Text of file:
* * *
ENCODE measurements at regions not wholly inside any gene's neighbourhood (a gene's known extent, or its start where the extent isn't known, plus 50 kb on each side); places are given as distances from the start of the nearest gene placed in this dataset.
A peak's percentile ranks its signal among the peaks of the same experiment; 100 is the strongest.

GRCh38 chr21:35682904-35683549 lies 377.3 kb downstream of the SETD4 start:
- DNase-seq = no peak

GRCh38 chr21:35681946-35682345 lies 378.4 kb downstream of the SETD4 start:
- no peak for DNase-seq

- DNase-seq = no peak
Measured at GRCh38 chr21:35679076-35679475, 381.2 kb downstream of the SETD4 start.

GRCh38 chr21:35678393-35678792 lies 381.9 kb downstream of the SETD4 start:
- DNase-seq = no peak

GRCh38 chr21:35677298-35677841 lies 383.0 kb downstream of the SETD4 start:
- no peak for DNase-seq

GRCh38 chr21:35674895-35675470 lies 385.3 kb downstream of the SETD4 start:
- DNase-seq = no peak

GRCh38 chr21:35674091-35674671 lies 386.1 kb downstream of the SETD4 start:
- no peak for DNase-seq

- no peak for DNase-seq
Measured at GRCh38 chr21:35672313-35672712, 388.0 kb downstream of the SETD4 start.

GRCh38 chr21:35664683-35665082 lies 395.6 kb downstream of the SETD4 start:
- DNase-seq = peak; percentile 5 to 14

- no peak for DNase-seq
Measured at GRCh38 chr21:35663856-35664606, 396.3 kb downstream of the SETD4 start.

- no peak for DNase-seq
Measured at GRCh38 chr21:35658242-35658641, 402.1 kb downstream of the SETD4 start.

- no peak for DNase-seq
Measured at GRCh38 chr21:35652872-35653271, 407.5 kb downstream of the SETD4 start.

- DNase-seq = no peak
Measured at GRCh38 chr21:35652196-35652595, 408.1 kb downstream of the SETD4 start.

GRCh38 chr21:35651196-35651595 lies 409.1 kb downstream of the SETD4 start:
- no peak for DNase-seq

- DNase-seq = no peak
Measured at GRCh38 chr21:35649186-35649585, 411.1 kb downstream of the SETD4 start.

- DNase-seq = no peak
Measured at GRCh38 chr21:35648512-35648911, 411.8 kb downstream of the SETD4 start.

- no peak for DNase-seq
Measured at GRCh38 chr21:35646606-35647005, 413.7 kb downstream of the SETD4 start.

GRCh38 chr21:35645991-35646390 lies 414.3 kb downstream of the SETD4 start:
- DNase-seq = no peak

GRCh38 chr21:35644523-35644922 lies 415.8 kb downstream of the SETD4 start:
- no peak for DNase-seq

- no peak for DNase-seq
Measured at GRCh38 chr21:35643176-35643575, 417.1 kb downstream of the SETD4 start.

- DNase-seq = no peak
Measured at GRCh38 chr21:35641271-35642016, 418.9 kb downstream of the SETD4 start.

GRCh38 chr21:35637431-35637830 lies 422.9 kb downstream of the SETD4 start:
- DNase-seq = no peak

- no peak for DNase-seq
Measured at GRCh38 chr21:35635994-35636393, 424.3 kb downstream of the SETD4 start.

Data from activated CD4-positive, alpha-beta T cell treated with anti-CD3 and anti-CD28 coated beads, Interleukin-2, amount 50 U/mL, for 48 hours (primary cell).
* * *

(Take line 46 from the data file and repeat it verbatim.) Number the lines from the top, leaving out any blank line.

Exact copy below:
- DNase-seq = no peak